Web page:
While data from the Real Estate Institute shows a 41 per cent rise in farm sales over the last three months, these figures aren't reflected throughout the Tararua and wider Hawke's Bay, a local real estate principal says.
The REINZ figures show there were 155 more farms sold around New Zealand in the three months until the end of February than for the same period last year.
However, the main increase in sales has occurred in the South Island, Dannevirke's Craig Boyden principal of For Homes For Farms said.
"There have been just a flutter of sales in the North Island and many of those have been driven by dairying," he said.
Otago and Taranaki recorded the largest increase in sales (+28), followed by Northland (+16) and Bay of Plenty and Southland (+15).
The solid volume of farm sales for the three-month period ending February 2014 reflected continuing confidence in the rural sector REINZ rural spokesman Brian Peacocke said.
And Mr Boyden agrees.
"In the South Island there have been extensive conversions, with sheep and cattle farmers selling out to dairy farmers," he said. "Dairy farmers have also been purchasing dry stock land for dairy run-offs."
Mr Boyden said South Island sheep and cattle farmers selling up had been coming to the North Island to buy, creating significant interest.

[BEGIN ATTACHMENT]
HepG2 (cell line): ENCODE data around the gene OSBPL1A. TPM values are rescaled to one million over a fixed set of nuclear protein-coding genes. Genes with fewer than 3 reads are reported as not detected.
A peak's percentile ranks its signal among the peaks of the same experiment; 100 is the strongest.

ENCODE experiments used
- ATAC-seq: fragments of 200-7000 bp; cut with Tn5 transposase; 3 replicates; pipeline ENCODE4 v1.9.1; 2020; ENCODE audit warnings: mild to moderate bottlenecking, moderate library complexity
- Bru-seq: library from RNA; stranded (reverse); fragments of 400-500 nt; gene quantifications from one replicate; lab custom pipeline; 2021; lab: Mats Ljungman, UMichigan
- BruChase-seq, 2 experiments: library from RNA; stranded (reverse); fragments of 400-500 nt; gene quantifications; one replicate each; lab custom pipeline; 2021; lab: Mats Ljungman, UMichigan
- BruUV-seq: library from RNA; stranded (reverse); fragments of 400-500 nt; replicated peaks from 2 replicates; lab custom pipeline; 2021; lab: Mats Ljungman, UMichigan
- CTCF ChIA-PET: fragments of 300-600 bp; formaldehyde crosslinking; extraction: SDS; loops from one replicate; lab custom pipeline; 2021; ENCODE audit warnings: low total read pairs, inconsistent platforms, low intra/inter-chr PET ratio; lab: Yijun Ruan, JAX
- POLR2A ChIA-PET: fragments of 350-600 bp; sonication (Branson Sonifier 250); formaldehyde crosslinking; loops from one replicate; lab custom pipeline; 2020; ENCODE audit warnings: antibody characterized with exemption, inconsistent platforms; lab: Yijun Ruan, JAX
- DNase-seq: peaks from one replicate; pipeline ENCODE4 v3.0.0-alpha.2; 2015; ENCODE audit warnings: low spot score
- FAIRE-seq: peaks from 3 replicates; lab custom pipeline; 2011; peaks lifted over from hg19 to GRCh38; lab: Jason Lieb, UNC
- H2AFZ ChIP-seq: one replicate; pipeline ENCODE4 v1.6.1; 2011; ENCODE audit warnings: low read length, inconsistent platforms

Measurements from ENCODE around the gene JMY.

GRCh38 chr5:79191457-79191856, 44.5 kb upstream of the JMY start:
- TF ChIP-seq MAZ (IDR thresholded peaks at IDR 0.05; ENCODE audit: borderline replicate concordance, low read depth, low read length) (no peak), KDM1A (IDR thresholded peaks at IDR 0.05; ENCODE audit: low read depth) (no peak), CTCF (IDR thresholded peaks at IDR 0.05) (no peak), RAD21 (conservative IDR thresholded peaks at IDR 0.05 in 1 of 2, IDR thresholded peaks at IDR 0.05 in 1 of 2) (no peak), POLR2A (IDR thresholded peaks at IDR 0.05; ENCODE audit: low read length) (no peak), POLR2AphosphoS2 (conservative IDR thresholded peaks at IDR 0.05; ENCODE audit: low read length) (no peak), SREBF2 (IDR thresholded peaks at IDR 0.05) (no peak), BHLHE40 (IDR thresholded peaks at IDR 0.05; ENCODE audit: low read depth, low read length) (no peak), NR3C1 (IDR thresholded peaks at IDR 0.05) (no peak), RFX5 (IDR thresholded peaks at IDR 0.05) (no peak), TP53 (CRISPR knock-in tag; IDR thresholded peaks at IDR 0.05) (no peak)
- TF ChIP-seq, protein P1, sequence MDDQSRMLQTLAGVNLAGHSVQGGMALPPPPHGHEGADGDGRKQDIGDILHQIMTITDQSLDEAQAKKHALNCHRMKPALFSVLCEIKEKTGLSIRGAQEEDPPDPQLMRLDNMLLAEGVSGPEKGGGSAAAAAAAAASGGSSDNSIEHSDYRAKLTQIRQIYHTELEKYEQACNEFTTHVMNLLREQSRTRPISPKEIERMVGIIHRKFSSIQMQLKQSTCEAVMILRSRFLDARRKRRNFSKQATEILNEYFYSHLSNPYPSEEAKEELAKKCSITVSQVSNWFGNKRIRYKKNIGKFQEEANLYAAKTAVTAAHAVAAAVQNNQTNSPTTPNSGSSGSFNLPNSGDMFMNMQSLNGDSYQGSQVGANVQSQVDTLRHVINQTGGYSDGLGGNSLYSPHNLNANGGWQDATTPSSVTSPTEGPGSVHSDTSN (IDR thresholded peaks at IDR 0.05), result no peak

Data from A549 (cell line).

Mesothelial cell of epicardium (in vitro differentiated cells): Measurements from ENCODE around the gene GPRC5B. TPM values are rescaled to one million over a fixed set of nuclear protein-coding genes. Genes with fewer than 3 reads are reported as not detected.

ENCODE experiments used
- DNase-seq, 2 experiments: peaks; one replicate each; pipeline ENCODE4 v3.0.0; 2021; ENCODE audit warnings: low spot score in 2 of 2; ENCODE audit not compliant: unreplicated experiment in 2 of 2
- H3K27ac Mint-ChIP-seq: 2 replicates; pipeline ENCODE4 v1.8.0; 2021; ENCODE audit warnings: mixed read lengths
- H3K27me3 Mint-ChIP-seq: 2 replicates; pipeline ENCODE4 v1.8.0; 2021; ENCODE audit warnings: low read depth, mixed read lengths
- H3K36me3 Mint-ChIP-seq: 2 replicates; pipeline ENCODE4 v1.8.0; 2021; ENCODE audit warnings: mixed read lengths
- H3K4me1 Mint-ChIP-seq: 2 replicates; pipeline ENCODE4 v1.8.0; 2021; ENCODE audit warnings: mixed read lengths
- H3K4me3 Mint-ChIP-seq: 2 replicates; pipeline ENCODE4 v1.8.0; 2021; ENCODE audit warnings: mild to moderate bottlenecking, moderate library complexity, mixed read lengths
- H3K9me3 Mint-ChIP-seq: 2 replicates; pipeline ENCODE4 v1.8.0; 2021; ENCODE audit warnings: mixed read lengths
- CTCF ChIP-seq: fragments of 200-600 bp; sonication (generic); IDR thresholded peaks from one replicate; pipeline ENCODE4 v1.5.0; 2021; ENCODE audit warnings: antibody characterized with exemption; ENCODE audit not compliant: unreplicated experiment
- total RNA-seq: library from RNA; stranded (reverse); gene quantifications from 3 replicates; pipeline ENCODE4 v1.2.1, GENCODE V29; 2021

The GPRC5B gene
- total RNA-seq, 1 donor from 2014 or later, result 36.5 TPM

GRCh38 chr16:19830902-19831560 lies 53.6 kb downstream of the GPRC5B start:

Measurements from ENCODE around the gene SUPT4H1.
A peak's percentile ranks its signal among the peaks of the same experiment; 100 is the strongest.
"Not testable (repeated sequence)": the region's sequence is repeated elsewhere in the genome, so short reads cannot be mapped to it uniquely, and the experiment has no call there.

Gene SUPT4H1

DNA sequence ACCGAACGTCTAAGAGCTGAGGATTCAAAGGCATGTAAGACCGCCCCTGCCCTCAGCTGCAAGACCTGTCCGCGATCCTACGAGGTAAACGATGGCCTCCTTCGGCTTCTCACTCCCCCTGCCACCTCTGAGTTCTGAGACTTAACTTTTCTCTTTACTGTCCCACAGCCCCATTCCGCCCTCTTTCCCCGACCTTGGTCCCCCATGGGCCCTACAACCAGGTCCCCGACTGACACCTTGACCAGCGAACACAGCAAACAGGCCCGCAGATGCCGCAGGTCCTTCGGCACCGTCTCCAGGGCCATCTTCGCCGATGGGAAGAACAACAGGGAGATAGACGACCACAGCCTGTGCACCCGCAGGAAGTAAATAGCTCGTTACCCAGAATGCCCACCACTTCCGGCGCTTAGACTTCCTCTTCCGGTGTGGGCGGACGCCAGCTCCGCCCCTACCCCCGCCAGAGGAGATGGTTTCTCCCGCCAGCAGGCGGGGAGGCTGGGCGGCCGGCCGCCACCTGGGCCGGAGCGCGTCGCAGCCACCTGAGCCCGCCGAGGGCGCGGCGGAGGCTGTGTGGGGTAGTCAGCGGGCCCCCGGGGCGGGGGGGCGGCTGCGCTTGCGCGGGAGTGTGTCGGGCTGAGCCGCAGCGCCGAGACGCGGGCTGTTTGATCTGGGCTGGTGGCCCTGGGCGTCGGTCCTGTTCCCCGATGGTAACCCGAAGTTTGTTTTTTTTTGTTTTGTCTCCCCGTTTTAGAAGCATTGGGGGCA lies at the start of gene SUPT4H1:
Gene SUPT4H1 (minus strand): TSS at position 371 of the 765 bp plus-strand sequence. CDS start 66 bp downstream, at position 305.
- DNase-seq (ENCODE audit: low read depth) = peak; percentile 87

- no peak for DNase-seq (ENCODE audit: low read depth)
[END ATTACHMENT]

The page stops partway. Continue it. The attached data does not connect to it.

"Jerome Pitt, one of our real estate agents, had a number here on Tuesday looking," he said.
"However there haven't been a lot of sales throughout Hawke's Bay and there has been only one dairy farm sold in this area, from Norsewood to Woodville, so far this year.
"Another three dairy farms are listed and there has been some inquiry, but farmers are showing caution when it comes to spending."
Mr Boyden said there are a number of reasons why farms aren't selling.
"There is still a carry over from last year's drought," he said. "Although there hasn't been a drought this year and most dairy farm production is ahead of last year, that year's production was very poor.
"If we don't get rain dairy farmers will be drying off early, which will be a shame because this year Fonterra has a record payout."
Mr Boyden said last year's drought affected all farmers substantially, with many still recovering.
"We've a bit of a green drought at the moment, with farmers having to spend money on supplements," he said.
"And the reality of interest rate increases is affecting farmers too.
"I've been told by the banks that farmers are focused on debt reduction and are taking a very cautious approach to spending.
"Memories of the inflated prices for dairy farms in 2008 are still very much alive and of course, with the official cash rate rising, farmers have been told interest rates are going to rise even more."
REINZ figures show the median price per hectare for all farms sold in the three months to February 2014 was $22,644 compared to $21,951 recorded for three months ended February 2013 - up 3.2 per cent.
However, Mr Boyden said the national growth in farm sales hadn't filtered through to his region.
"Dannevirke is a well recognised dairying area, but it's the Waikato and Taranaki which are regarded as the best," he said.
"Dairy farming is the biggest employer in the Tararua and puts big money into our economy, but dairy farmers are typically cautious.
"And sheep and cattle returns have been average this year and not enough to cause a spike in the property market."